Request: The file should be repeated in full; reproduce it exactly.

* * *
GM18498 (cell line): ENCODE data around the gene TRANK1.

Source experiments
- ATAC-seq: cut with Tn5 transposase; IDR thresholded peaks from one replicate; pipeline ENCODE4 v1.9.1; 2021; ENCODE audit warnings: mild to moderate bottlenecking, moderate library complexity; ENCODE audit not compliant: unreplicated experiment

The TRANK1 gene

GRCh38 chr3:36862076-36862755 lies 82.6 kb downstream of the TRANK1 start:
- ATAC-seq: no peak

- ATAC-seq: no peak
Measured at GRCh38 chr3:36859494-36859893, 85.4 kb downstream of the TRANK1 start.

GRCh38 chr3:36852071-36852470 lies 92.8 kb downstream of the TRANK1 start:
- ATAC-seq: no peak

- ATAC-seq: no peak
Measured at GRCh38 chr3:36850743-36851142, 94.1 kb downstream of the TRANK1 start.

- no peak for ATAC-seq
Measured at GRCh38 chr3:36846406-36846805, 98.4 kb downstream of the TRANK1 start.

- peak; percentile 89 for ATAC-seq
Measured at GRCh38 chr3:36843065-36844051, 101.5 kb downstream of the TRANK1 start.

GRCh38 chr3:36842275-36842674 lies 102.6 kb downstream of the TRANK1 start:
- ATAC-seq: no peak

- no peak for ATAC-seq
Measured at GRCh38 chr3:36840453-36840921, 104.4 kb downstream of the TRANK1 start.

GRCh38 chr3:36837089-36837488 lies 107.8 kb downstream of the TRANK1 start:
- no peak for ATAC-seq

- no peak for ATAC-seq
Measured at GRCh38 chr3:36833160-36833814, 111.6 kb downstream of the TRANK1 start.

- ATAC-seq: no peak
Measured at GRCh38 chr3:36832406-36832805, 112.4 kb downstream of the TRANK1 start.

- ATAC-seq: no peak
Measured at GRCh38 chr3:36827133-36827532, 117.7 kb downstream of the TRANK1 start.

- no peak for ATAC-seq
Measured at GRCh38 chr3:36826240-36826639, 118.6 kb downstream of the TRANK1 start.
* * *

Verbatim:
GM18498 (cell line): ENCODE data around the gene TRANK1.

Source experiments
- ATAC-seq: cut with Tn5 transposase; IDR thresholded peaks from one replicate; pipeline ENCODE4 v1.9.1; 2021; ENCODE audit warnings: mild to moderate bottlenecking, moderate library complexity; ENCODE audit not compliant: unreplicated experiment

The TRANK1 gene

GRCh38 chr3:36862076-36862755 lies 82.6 kb downstream of the TRANK1 start:
- ATAC-seq: no peak

- ATAC-seq: no peak
Measured at GRCh38 chr3:36859494-36859893, 85.4 kb downstream of the TRANK1 start.

GRCh38 chr3:36852071-36852470 lies 92.8 kb downstream of the TRANK1 start:
- ATAC-seq: no peak

- ATAC-seq: no peak
Measured at GRCh38 chr3:36850743-36851142, 94.1 kb downstream of the TRANK1 start.

- no peak for ATAC-seq
Measured at GRCh38 chr3:36846406-36846805, 98.4 kb downstream of the TRANK1 start.

- peak; percentile 89 for ATAC-seq
Measured at GRCh38 chr3:36843065-36844051, 101.5 kb downstream of the TRANK1 start.

GRCh38 chr3:36842275-36842674 lies 102.6 kb downstream of the TRANK1 start:
- ATAC-seq: no peak

- no peak for ATAC-seq
Measured at GRCh38 chr3:36840453-36840921, 104.4 kb downstream of the TRANK1 start.

GRCh38 chr3:36837089-36837488 lies 107.8 kb downstream of the TRANK1 start:
- no peak for ATAC-seq

- no peak for ATAC-seq
Measured at GRCh38 chr3:36833160-36833814, 111.6 kb downstream of the TRANK1 start.

- ATAC-seq: no peak
Measured at GRCh38 chr3:36832406-36832805, 112.4 kb downstream of the TRANK1 start.

- ATAC-seq: no peak
Measured at GRCh38 chr3:36827133-36827532, 117.7 kb downstream of the TRANK1 start.

- no peak for ATAC-seq
Measured at GRCh38 chr3:36826240-36826639, 118.6 kb downstream of the TRANK1 start.